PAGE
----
Category Archives: amazing miniatures

Posted on 15 January, 2017


Section of the White House replica being unloaded at an exhibition site. Source unknown.

Miniature White House

Using the word “miniature” to describe very large dollhouses has always seemed weird to me. That’s especially true with the 1/12the scale replica of the White House. This colossus is 60 feet long and 20 feet wide. It weighs 10 tons and goes on tour in a big rig. John Zweigel’s obsessions truly stretches the universe of “tiny things.”


Posted by Patrick Owens

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Posted on 07 December, 2016


Tate Baby House, on exhibit at the V&A Museum, London

Traveling Dolls Houses

The Social Structure

In 17th century Britain, Peers of the Realm controlled vast ares of land. Controlled, that is, if they kept up the agreed income to the Crown. Fall short and a Marquess, Viscount or Baron risked loosing all or a portion of his land. It was customary a Peer to tour his holdings as soon as roads dried in the early summer and continue “showing the flag” until the first frost.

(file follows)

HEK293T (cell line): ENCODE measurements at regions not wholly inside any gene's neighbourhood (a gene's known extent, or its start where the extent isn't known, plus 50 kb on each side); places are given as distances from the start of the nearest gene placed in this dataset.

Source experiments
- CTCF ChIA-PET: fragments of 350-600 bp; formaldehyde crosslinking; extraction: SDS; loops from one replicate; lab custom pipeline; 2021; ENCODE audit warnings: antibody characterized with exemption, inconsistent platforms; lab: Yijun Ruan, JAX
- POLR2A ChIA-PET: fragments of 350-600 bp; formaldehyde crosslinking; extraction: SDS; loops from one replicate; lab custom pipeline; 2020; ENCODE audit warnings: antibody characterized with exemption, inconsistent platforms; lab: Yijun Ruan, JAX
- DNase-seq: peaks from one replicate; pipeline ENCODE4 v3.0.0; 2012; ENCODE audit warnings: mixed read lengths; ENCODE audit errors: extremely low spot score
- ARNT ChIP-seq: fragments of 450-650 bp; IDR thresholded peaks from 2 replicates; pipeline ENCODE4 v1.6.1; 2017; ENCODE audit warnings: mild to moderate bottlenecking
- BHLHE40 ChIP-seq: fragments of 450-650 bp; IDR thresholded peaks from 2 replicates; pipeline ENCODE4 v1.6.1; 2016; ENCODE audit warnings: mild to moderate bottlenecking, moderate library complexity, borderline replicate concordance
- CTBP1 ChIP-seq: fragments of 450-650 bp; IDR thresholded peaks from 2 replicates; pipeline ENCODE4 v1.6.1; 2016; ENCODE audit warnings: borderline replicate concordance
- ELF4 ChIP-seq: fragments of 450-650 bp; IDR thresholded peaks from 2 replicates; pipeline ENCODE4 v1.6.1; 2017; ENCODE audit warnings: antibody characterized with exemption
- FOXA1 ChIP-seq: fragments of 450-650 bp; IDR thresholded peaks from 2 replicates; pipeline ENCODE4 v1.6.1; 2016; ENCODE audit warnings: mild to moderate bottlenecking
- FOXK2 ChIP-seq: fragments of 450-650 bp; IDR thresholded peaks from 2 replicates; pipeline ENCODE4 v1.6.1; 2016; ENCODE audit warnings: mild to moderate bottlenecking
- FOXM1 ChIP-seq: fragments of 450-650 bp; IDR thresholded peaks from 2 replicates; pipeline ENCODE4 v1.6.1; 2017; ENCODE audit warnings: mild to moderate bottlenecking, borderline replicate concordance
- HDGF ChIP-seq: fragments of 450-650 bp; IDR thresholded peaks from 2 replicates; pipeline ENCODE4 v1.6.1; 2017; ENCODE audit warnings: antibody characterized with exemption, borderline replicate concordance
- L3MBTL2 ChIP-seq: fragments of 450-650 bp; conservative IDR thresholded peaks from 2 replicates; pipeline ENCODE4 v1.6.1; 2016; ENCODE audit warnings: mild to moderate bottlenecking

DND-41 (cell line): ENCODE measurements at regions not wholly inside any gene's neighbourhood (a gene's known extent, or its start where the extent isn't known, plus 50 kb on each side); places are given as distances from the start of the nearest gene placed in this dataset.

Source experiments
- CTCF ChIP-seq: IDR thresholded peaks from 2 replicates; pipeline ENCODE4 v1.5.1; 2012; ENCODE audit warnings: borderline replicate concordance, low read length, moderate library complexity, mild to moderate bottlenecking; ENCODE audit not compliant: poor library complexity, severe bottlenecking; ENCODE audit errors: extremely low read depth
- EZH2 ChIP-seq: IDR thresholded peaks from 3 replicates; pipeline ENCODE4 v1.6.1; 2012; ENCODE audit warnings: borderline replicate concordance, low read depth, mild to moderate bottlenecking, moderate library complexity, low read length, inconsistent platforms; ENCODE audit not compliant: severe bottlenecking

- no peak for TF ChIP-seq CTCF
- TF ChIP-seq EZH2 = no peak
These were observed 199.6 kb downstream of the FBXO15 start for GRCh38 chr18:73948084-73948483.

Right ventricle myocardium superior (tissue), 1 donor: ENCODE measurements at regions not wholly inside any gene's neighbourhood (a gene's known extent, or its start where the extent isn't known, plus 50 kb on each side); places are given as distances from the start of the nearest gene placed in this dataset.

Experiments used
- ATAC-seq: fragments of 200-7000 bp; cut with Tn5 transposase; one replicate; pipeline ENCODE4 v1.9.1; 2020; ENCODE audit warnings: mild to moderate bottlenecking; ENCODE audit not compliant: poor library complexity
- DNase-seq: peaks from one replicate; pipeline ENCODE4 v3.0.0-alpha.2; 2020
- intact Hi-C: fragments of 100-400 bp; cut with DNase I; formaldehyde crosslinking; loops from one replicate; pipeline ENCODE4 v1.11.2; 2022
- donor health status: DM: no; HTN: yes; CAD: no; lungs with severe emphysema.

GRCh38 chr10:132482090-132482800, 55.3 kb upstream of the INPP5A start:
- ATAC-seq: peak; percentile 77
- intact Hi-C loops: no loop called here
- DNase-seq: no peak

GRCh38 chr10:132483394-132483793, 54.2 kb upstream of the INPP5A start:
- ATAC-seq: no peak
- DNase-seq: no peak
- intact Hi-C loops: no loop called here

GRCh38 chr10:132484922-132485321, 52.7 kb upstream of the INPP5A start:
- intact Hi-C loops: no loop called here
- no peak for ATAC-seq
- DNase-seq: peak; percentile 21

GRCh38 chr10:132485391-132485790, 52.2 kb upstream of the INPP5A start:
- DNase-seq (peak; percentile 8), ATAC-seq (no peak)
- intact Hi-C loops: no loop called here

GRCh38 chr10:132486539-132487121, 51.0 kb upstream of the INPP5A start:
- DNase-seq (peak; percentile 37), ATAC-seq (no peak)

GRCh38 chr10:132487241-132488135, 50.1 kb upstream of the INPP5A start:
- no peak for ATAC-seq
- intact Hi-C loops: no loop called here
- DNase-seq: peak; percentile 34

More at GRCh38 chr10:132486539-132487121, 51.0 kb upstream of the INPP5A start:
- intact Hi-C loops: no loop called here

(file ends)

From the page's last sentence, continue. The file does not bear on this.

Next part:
Posted by Susan Downing

Categories: amazing miniatures, cabinet

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Posted on 27 November, 2016


Susie Rogers and Kevin Mulvany,. Image found in their Gallery

Mulvany & Rogers – Boutique and Apartments

Of the many marvelous miniatures created by, Kevin Mulvany and Susie Rogers, I think this 17th century “hotel particulere,” now a very classy apartment above an haute couture shop, is my favorite. The boutique is so chic and has such a clean, modern look. The apartments have everything, from an eclectic mix of classic interiors to the mundane – a broom closet.


Posted by Susan Downing

Categories: amazing miniatures, French

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Posted on 20 November, 2016


Anonymous Artisans work in a folk art museum in Hillsborough, NC

Folk Art: Just For The Fun Of It

I sometimes get hung-up on museum quality miniatures, as if those exalted works are the only things to strive for. My apologizes to all of the talented artisans in the dollhouse miniature universe who are creating incredible works. Not all fascinating work has to be to be in 1:12 scale, either. Folk art is an example. A private collection in Hillsborough, North Carolina has many beautiful works, made by craftsman who wanted to memorialize a building that had meaning to their lives.

This post links to four sites: that folk art museum in NC, and three of my favorite artisans that who wonderful work … just for the fun of it.



Posted by Susan Downing

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